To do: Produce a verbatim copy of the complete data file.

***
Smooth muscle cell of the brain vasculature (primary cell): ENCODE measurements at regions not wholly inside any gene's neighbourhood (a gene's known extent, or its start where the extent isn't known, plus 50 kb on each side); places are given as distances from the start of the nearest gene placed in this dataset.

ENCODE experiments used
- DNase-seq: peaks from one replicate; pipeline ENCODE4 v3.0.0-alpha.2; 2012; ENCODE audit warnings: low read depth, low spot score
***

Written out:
Smooth muscle cell of the brain vasculature (primary cell): ENCODE measurements at regions not wholly inside any gene's neighbourhood (a gene's known extent, or its start where the extent isn't known, plus 50 kb on each side); places are given as distances from the start of the nearest gene placed in this dataset.

ENCODE experiments used
- DNase-seq: peaks from one replicate; pipeline ENCODE4 v3.0.0-alpha.2; 2012; ENCODE audit warnings: low read depth, low spot score